Government to encourage building of sheltered accommodation for elderly to free up family homes

Policy part of major shift in tone of Government's housing policy which previously focused on home ownership

Caroline Mortimer@cjmortimer
Sunday 05 February 2017 23:40
The policy is part of a raft of measures to help renters and first time buyers
The policy is part of a raft of measures to help renters and first time buyers

A Government white paper has proposed incentivising the building of more sheltered accommodation to encourage the elderly to free up larger family homes.

The policy, which is part of a wider raft of measures designed to help renters and people trying to get onto the housing ladder, is designed to encourage councils, housing associations and smaller developers to build sheltered housing to break the dominance of a limited number of larger housebuilders.

It coincides with a major shift in housing policy designed to increase the supply of land, including freeing up the use of brownfield sites, in order to provide more affordable rental homes.

Housing minister Gavin Barwell said the plans were intended to encourage all forms of house building, including social housing, and acknowledged it was a “change of tone” from previous Conservative Party policy which focused on home ownership.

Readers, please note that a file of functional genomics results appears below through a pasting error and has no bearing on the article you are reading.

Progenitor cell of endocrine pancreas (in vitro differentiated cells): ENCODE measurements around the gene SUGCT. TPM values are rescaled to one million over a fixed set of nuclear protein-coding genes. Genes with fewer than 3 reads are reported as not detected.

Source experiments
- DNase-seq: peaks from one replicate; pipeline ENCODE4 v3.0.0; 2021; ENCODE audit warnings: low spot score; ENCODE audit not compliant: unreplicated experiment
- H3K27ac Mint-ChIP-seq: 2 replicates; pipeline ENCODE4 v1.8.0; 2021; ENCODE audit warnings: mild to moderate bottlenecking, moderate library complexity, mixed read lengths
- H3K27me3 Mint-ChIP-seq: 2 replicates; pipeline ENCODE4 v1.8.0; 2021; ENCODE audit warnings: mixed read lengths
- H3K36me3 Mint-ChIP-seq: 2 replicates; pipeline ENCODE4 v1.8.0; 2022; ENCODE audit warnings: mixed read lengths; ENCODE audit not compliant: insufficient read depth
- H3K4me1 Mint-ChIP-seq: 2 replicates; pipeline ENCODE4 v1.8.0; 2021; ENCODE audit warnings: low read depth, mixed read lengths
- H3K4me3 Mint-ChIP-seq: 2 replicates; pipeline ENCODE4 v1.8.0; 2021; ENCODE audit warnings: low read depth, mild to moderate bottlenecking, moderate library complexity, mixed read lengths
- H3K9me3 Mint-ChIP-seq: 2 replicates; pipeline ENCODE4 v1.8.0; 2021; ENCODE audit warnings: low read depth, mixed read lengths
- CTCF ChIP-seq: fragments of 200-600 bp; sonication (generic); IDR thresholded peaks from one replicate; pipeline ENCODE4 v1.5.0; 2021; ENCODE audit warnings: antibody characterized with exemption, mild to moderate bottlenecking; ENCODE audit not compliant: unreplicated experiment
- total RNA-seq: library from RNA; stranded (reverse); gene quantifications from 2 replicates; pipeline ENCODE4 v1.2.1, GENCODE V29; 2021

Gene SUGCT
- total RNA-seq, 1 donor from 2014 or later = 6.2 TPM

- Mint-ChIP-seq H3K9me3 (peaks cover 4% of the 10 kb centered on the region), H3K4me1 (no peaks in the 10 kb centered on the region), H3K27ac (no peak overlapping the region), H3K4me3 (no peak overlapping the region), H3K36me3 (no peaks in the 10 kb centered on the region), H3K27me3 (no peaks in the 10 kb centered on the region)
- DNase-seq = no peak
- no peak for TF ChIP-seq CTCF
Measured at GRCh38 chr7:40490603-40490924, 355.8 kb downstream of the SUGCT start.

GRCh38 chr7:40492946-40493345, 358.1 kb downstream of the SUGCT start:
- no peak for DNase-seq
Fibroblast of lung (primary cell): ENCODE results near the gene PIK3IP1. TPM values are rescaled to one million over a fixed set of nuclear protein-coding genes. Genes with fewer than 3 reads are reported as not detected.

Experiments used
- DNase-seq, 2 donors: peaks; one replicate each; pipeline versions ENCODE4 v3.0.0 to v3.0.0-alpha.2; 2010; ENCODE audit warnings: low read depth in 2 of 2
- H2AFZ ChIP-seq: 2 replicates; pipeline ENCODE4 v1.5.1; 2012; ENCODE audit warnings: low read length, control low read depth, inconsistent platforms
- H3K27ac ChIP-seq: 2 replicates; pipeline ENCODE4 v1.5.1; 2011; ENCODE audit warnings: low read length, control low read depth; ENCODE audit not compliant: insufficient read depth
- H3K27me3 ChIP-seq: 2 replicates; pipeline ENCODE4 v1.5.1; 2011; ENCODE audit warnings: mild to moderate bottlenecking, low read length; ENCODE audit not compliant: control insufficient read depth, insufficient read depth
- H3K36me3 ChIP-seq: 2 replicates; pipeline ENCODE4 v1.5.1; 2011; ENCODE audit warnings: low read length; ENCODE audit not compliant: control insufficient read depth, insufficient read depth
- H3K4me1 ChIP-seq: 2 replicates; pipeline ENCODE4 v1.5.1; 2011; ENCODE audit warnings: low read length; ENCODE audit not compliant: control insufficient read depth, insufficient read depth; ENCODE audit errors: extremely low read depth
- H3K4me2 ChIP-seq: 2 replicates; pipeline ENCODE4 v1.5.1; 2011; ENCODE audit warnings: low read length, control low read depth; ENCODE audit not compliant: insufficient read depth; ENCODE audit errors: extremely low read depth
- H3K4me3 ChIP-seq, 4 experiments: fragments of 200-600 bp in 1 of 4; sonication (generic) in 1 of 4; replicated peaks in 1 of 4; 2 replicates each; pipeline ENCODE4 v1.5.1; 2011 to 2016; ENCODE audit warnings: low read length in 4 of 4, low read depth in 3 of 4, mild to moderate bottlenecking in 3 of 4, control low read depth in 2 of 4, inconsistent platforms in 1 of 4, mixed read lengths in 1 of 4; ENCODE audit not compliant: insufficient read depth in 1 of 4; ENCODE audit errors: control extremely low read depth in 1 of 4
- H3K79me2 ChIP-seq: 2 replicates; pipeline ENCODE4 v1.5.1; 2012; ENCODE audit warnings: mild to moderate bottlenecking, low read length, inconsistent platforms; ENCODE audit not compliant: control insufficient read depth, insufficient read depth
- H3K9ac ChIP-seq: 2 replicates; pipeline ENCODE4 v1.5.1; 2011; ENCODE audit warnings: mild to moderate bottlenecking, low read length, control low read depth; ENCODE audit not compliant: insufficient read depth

In an interview with ITV’s Robert Peston, Mr Barwell said: “First of all, we’ve got a lot of demographic change in the country and an increasing elderly population, so it’s not just about how many houses you build, but are you building the right kind of houses.

“If we can make it easier for elderly people to move into that kind of accommodation, it releases family homes that we’re desperate for.”

The white paper will also improve transparency on the identity of landowners after housing campaigners warned about the impact of an “opaque” market where land is held in various offshore trusts.

The Tories promised to build one million new homes by 2020 but construction rates are running far lower than the level needed to hit that target.

The deposit needed for first time buyers to get onto the housing ladder is at an all-time high with research by Halifax last summer suggesting that the amount required had increased by 14 per cent in just one year.

Communities Secretary, Sajid Javid, said: “We understand people are living longer in private rented accommodation, which is why we are fixing this broken housing market so all types of home are more affordable.

“These measures will help renters have the security they need to be able to plan for the future while we ensure this is a country that works for everyone.”

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